Since Artie now has two gear shift levers, it would be possible to put the transmission into two gears at the same time. So I added a keeper that would keep one gear shift lever in neutral while the other was being used. The lever can be “flipped” from one gearshift to the other for shifting the transmission.
The picture on the left above shows the 2nd/3rd gearshift lever held in neutral. The picture on the right shows the lever in a raised position not constraining either shifting lever.
Artie I had a sharper steering radius than Artie. Artie I turned so sharp that it made it difficult to use the brake pedal. I limited the steering radius on Artie by placing stops on the hydraulic cylinder.
The steering gear box on a Cub Cadet is mounted at an angle to account for the fact that the drag link runs at an angle from the gear box to the front steering arm. For some reason on Artie I, I mounted the gear box at that same angle.
The picture above is the mounting on Artie I. Notice that the bracket is mounted perpendicular to the frame of the tractor, but the two holes for mounting the gear box are located at an angle to the bracket. I didn’t get a picture, but I mounted the bracket on Artie at an angle so that the hole locations were perpendicular to the frame, and the gearbox cam moves parallel to the frame of Artie.
I’ll repeat here the description of how the steering works from the article on Artie I with some pictures of Artie.
“Notice in the pictures that I had to add a pivot arm from the end of the drag link to the link that connects to the hydraulic valve. This pivot arm accomplished two things. First, it permitted proper alignment for the drag link from the steering arm on the front section of Artie to the pivot arm on the rear section of Artie. Secondly, it amplified the movement of the drag link. Previously, I had determined that it required a lot of rotation of the steering wheel to activate the hydraulic valve. By using a shorter distance for the top connection of the pivot arm then the connection at the bottom, it multiplied the movement of the steering arm and produced almost instantaneous steering wheel response.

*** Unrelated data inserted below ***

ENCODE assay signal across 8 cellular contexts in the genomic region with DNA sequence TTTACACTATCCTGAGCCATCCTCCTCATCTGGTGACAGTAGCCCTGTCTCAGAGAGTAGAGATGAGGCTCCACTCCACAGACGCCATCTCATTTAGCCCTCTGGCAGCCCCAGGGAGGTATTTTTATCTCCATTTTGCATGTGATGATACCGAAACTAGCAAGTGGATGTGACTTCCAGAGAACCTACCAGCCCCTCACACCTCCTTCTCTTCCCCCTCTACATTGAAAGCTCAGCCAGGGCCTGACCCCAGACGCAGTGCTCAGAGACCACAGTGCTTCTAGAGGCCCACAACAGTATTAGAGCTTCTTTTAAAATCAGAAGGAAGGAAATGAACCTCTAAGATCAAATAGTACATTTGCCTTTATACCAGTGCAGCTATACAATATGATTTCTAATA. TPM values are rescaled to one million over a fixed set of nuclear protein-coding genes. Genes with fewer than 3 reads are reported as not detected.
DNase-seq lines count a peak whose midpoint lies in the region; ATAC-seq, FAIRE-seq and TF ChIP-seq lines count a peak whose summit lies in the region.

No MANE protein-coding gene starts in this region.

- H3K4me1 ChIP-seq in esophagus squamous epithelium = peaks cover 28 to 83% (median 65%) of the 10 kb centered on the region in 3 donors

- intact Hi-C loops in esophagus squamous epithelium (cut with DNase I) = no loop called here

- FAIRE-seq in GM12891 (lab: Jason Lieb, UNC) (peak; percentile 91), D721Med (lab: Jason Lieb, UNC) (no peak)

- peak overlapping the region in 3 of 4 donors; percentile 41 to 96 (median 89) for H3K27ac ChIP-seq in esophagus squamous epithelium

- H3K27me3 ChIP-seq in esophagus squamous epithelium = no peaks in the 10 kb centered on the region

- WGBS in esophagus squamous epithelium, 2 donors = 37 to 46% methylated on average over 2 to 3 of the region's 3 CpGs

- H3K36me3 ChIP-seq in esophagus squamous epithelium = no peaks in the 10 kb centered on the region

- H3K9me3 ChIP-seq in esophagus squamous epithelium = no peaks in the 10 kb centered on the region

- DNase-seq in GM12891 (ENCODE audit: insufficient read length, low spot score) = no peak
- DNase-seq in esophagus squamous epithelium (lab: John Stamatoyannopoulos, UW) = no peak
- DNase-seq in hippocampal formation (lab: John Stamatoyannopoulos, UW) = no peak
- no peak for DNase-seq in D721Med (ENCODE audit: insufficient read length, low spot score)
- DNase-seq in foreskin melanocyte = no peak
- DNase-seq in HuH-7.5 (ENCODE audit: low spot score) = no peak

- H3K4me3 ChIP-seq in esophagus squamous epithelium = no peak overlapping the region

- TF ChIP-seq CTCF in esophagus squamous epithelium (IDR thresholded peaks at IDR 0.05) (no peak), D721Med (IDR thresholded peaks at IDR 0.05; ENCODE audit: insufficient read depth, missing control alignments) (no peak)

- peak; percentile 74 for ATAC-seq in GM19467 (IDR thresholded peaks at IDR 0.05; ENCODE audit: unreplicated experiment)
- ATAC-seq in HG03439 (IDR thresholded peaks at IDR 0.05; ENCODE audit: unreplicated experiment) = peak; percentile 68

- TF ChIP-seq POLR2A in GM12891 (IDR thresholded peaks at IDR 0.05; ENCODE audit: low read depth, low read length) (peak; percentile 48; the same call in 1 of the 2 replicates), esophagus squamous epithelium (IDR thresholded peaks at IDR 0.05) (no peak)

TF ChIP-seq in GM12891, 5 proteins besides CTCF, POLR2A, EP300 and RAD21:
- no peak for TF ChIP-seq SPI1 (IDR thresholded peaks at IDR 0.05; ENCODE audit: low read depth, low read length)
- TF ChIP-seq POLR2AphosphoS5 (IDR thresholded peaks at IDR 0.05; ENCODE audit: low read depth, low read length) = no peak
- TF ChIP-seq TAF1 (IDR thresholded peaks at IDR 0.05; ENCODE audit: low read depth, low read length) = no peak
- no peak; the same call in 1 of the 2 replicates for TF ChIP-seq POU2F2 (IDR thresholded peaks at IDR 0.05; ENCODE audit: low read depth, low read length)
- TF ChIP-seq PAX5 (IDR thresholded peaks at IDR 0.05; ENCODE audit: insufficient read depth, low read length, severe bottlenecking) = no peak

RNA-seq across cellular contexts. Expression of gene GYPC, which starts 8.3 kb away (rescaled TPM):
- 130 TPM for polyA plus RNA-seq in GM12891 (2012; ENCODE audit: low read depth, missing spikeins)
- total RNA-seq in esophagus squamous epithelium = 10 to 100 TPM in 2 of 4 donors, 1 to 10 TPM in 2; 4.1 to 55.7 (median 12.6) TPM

Now the steering works something like this. Let’s assume we’re making a left hand turn. As the operator turns the steering wheel to the left, the steering arm pulls the drag link forward. The drag link pulls the top of the pivot arm forward moving the bottom of the pivot arm backward activating the control valve. The control valve sends hydraulic fluid to the cylinder causing Artie to pivot left. As Artie pivots left, the distance between the steering arm and pivot arm decreases and releases the hydraulic valve. To continue turning left, the operator must continue turning the steering wheel. Turning right is obviously similar except the steering arm pushes rather then pulls and the distance increases rather then decreases.”
I made one miscue (that I know of) while building Artie. I assumed that since I rotated the front axle 180 degrees and left the engine in the original orientation, I’d have 3 reverse gears and one forward gear. So, I took the front axle apart and “flipped” the carrier gear before even first trying out Artie. Much to my dismay, the first time I drove Artie, I had 3 reverse gears and one forward. After a lot of thought, I finally figured out what was going on. If I’d rotated the axle 180 degrees and kept the rotation of the top shaft in the same direction by also rotating the engine 180 degrees, I would’ve had 3 reverse speeds and 1 forward. But, since I’d kept the engine in its original orientation, it now rotated the top shaft in the opposite direction of its original design. In other words, even though the transmission had been rotated 180 degrees, it was also rotating in the opposite direction of its original design. So I had to disassemble Artie, remove the front axle and flip the carrier back to it’s original orientation. I should’ve tried it out before flipping the carrier!!!
Like Artie I, Artie is only driven by the front axle. But the final assembly has a straight, direct line between the “rear drive” of the front axle and the “front drive” of the rear axle. With a universal joint and a “pto shaft” the connection could easily be made. However, as with Artie I, I think Artie will only be used for display so that I’m not sure I’ll ever take the time and trouble to make that connection.
As always, if you have any questions or comments after reading the L> article or the information I’ve included here, you can contact me through this website.